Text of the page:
July 11 is Flanders Day. The date refers to the day in 1302 when an army of Flemish burghers defeated a superior army of French knights by driving them into a swamp. Historically the term Flanders refers to the mediaeval county of Flanders centered around the town of Brugge (Bruges in French). Today, the term Flanders is used in a broader sense, referring to the Dutch-speaking part of contemporary Belgium i.e. the historical counties of Flanders, Brabant and Loon. Brussels, the historical capital of Brabant, is currently the capital of Europe, Belgium and Flanders (in its contemporary, broad sense).
Most Americans do not know that they owe a lot to the freedom-loving Flemings. A significant portion of the roots of American democracy can be found in the mediaeval Flemish towns of Brugge and Ghent and in the Brabant towns of Brussels and Antwerp. To find these roots we must return to the early Middle Ages, the period following the disintegration of Charlemagne’s empire. Ironically, the European Union claims to go back to the same roots.
Indeed, part of the original mystique of the movement for European unification can be found in the name that was given to the Brussels building which for almost 50 years has housed the European Council of Ministers. The building is called the
Charlemagne is considered the father of the political unification of Europe just as he is considered the father of both France and Germany, the two nations whose alliance constitutes the political backbone of the process for European unification after the Second World War. The territory of the original six member-states of the European Economic Community (France, Germany, Italy, Belgium, the Netherlands and Luxemburg) was an almost exact copy of this Carolingian Empire. Only Switzerland was missing.
But Charles the Bald and Louis the German were not the only grandsons of Charlemagne. They had a brother, Lothar, who inherited the imperial crown and the lands lying between France and Germany – the Middle-Frankish kingdom. This Kingdom of the Middle was named after him: Lotharii Regnum or Lorraine. Lothar’s realm comprised all the countries lying between France and Germany today (the three Benelux-nations plus Switzerland) as well as the Eastern part of present-day France and the Western part of contemporary Germany plus the northern half of Italy.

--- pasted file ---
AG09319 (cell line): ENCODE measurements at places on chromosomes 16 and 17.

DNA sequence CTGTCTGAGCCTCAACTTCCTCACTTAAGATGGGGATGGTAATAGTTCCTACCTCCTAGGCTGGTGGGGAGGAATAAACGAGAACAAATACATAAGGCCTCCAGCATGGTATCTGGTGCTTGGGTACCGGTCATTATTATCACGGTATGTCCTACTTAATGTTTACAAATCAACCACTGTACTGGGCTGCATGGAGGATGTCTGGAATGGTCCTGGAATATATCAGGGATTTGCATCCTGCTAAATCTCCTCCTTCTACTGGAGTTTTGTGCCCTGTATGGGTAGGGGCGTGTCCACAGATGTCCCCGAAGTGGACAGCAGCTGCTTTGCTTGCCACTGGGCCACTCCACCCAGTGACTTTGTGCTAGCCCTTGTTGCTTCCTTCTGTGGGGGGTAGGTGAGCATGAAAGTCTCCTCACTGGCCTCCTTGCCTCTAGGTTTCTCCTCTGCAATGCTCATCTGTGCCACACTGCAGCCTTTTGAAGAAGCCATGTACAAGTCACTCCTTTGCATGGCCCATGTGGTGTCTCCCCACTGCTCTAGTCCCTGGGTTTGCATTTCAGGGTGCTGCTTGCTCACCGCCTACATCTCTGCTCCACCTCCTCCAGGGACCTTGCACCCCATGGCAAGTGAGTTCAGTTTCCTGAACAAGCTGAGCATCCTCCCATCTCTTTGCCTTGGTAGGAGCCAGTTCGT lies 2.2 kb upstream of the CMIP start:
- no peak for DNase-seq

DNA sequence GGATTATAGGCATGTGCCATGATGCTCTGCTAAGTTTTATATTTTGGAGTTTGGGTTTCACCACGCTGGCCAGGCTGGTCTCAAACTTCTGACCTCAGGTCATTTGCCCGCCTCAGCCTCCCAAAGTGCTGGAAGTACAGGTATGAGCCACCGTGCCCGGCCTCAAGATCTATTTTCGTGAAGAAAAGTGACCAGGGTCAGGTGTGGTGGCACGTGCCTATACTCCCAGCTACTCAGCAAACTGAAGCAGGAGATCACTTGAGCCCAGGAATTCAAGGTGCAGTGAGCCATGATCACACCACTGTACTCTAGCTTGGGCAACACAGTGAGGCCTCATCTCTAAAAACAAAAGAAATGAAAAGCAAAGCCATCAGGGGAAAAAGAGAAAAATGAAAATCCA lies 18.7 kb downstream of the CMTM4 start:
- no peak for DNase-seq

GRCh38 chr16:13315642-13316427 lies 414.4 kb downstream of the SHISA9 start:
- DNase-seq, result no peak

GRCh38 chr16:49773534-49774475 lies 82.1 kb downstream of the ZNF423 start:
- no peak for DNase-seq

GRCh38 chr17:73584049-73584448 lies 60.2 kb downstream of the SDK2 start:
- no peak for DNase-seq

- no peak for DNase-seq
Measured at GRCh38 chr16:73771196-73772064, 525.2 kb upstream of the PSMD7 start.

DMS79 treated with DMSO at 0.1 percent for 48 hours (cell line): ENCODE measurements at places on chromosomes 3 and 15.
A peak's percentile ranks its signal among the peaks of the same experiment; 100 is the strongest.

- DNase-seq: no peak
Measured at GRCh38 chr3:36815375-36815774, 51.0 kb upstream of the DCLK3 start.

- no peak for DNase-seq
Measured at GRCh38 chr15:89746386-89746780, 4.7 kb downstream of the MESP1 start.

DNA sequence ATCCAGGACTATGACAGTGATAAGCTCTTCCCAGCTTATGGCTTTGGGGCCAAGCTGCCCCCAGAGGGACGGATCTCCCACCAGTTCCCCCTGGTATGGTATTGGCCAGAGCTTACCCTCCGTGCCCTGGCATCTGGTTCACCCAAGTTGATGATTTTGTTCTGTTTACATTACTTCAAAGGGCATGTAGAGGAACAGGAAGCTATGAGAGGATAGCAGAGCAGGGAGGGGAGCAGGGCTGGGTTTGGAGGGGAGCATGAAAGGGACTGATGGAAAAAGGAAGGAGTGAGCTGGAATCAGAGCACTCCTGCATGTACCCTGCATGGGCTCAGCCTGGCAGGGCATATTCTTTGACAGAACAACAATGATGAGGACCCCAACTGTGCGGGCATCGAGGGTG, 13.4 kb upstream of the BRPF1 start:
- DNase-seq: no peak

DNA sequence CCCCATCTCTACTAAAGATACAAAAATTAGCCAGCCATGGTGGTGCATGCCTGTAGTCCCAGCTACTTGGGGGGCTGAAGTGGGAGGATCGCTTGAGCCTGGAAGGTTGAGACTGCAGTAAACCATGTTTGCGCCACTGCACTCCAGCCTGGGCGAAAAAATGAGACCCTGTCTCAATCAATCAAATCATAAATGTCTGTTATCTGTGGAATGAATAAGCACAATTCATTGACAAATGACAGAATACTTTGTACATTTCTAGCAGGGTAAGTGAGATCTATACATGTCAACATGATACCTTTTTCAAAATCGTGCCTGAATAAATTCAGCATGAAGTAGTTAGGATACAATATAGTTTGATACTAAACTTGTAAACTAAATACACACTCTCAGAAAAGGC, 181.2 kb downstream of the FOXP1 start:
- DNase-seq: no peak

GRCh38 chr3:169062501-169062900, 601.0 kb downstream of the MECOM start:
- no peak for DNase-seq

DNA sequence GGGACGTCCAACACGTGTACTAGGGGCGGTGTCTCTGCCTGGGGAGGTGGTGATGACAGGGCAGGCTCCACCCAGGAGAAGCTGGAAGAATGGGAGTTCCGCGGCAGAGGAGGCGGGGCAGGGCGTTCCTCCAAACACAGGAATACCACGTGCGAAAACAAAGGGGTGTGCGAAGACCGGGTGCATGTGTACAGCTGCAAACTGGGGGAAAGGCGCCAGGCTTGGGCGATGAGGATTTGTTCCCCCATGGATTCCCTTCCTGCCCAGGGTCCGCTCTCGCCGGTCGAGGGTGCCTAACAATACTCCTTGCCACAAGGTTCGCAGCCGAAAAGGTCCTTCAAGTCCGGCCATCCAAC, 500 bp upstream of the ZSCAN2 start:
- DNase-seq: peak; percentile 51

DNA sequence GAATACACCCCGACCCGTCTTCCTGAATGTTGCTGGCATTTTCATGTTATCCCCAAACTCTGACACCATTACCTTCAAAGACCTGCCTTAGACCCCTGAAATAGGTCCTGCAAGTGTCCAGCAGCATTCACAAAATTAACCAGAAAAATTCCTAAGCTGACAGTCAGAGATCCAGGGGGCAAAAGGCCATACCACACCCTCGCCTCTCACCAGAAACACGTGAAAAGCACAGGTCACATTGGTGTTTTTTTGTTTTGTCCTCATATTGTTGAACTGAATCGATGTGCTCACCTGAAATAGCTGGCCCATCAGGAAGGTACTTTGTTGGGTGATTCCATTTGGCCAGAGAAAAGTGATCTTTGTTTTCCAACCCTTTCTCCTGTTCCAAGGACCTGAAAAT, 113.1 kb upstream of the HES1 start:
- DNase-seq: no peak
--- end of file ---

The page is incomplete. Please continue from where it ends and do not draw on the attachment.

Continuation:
When Lothar’s son died without offspring in 875 the middle territories were divided between Charles the Bald and Louis the German. However, as these regions lay on the periphery of their heartlands generations of kings of France and emperors of the so-called “Holy Roman Empire of the German Nation” trying to consolidate their powers were never able to establish a firm rule over them. The result was that throughout the Middle Ages, and for some of them up to the 18th century and even today, the lands of the ancient middle part of Charlemagne’s empire were made up of virtually self-governing republics of farmers (as in Switzerland), independent countries controlled by burghers (as in the Netherlands and along the Rhine) or city republics (as in the North of Italy).
Virtually self-governing, with little interference from greedy princes, their tax collectors and meddling civil servants, these lands became very prosperous. Capitalism originated here. This whole axis from Amsterdam in the north to Siena in the south evolved into the economic spine of continental Europe. During the course of history in some of these middle regions (notably in the Netherlands in the Burgundian era and at the time of the United Dutch Republic, and in Switzerland) these small, independent states merged gradually into federations where the constituting parts and the individual citizens retained a large degree of autonomy. In these regions sophisticated political theories were devised which ensured that the Prince or the government did not embody the highest authority and were accountable to the Law. Switzerland has been a republic since the 13th century and the Netherlands was a republic from the 16th to the 18th century. The Burgundian Netherlands had a Prince, but whenever he wanted to raise taxes this prince, the Duke of Burgundy, had to ask the 17 counties of the Federation (and in the most prosperous of these counties, like Flanders and Brabant, even the different cities) for permission. The former Carolingian Middle Lands saw not only the birth of capitalism but also of limited government.